The first was that we had our posters taken down by school administration. So the simplest piece of advice I have for you is make sure you get the right approval to have posters up!
- Sadly we had a number of posters being torn down by students. Largely dealing with this was resilience, we just had to keep putting up the posters-which did play on our environmental consciences a bit. We also quickly learnt where they were taken down from, and where they were mostly likely to stay up. We found putting them in classroom windows and staff offices facing out meant that they were not torn down.
Our group was largely populated by year 12’s who wont be here next year. Overcoming this so far has been largely through word of mouth, having the younger students who do come encourage mates to get along. We soon found that close to 50% of the students coming to our meetings were non-year 12 students. Today has also had a recruitment focus. Telling students about the group, advertising our meetings and we’ve planned a special meeting tomorrow with a guest speaker. We spoke at the year 9 assembly, and went around to the year 10 and 11 homeroom classes to advertise the day and the group-In the hope that these students will be able to take on leadership positions in the group next year.
Before we could put on rainbow day or get serious about a campaign to reduce levels of queerphobia we had to have the administration of the school accept that there was a problem in the school. When putting up posters to advertise our group we encountered hostility over the word “make” as in “make NHS a queer safe space” There were some people who disliked the suggestion that NHS was NOT already a queer safe space. Certainly we felt that this was something the school administration could not judge as they’re not students. They don’t experience and witness queerphobia in the same way we do. Suggestion that any queerphobia in the school was the result of “one or two bullies” was highly insulting to the group and put a bit of a block on what we wanted to do. After discussions and several proposed plans we decided as a group we really couldn’t do any work until the school was forced to recognize the queerphobia with in it. We submitted a letter to our school principal and school council detailing our concerns, with some suggestions for improvement including rainbow day as well as collecting anecdotes from students and teachers detailing experiences of queerphobia in the school. This resulted in us being invited to talk to staff meetings and committees- which has raised awareness of queerphobia among staff and has put sexuality and gender diversity back on the agenda.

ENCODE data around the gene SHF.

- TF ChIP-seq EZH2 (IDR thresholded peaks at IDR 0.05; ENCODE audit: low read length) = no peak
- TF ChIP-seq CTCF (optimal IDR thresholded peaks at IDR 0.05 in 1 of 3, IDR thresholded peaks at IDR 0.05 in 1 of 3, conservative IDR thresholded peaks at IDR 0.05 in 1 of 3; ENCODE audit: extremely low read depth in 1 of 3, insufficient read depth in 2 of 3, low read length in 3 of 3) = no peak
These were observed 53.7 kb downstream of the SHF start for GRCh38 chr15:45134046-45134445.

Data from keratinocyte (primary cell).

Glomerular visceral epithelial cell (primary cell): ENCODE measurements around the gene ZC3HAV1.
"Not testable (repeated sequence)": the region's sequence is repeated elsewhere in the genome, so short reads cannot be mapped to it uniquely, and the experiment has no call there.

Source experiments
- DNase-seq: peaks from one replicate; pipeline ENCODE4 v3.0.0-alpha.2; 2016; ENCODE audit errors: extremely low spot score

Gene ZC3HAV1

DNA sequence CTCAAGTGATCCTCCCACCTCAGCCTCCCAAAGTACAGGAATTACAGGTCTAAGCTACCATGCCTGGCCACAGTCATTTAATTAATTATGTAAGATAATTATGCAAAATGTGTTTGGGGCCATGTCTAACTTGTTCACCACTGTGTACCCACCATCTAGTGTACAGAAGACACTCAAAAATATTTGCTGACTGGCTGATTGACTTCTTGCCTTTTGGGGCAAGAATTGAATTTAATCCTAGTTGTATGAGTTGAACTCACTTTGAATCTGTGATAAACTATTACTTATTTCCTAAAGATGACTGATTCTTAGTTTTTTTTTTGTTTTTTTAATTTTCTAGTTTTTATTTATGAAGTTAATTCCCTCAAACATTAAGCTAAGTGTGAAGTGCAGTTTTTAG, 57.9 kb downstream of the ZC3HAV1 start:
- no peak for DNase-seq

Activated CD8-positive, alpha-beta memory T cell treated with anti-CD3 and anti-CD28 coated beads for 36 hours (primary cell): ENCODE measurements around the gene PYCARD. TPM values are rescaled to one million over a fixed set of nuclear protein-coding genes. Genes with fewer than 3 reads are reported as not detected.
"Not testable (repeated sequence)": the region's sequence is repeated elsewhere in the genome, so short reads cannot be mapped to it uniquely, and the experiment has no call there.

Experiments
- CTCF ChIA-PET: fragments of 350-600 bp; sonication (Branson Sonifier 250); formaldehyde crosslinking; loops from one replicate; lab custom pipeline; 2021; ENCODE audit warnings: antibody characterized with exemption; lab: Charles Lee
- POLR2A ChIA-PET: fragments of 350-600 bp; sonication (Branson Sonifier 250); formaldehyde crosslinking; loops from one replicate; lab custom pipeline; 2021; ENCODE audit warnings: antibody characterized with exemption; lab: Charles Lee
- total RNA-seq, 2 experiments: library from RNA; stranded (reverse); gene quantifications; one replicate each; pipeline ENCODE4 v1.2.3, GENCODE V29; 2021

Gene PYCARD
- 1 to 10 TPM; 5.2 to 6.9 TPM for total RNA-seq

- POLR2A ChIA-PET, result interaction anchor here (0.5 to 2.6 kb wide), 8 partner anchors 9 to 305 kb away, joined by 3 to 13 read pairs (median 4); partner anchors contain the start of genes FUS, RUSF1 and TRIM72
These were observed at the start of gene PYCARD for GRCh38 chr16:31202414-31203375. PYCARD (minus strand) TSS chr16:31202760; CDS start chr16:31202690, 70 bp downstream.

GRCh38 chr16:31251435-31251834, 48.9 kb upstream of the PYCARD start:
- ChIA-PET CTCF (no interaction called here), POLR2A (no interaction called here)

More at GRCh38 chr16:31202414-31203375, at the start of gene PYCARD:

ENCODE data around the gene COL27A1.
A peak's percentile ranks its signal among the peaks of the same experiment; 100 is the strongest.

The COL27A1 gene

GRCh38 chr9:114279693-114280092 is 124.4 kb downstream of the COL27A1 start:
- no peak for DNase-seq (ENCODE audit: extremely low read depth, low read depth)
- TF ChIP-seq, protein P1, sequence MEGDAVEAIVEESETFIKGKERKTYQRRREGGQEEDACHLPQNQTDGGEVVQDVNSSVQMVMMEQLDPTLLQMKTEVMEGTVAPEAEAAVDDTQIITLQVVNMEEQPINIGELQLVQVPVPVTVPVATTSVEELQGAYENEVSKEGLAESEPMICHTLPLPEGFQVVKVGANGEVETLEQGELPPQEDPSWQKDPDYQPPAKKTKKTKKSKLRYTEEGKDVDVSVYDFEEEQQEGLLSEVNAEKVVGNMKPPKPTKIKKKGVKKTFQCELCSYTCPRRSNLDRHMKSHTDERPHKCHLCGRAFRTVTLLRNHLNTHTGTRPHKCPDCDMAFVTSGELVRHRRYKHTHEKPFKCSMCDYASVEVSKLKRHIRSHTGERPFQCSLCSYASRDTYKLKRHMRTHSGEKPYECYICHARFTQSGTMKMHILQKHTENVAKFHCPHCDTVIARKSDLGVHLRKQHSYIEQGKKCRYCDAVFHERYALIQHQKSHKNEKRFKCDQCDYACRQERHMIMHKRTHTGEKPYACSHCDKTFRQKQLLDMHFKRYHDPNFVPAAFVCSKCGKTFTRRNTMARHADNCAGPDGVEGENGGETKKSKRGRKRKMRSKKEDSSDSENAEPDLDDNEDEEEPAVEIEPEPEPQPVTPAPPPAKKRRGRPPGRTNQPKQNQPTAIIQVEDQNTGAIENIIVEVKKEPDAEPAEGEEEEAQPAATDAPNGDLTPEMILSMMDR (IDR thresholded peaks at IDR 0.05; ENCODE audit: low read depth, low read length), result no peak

I hope what I’ve said has been usefull but I must stress what I think is possibly the most crucial point: For their to be real change there must be student led and organized groups! Students will listen more to other students than teachers and a group like Q+A provides an ability for self empowerment of queer and allied students. This sense of being able to make change and stand up for what you believe in creates confidence and students create their OWN safe place.
So far this year Q+A has created a year 7 lesson plan which has been used to a great degree of success, put on an excellent day which sent a clear message to the school that NHS was a place of gender and sexuality diversity and that such diversity deserved to be celebrated, we have raised conscious levels of students and teachers, we have had a commitment from the school curriculum committee to make queer-friendly changes to the education and the manner in which staff are trained and simply by existing and meeting regularly we have given queer and question students a place to feel safe and supported, supported not only in that we will never mock them in regards tot heir sexuality and gender identity, we are also providing a support in which we work together to overcome the discrimination that Queer and questioning students are forced to put up with. We WILL be back next year! In fact our own curriculum committee (a Q+A sub group)intends to meet at the conclusion of exams to make reforms to the year 7 health curriculum which will then be put in place for following years.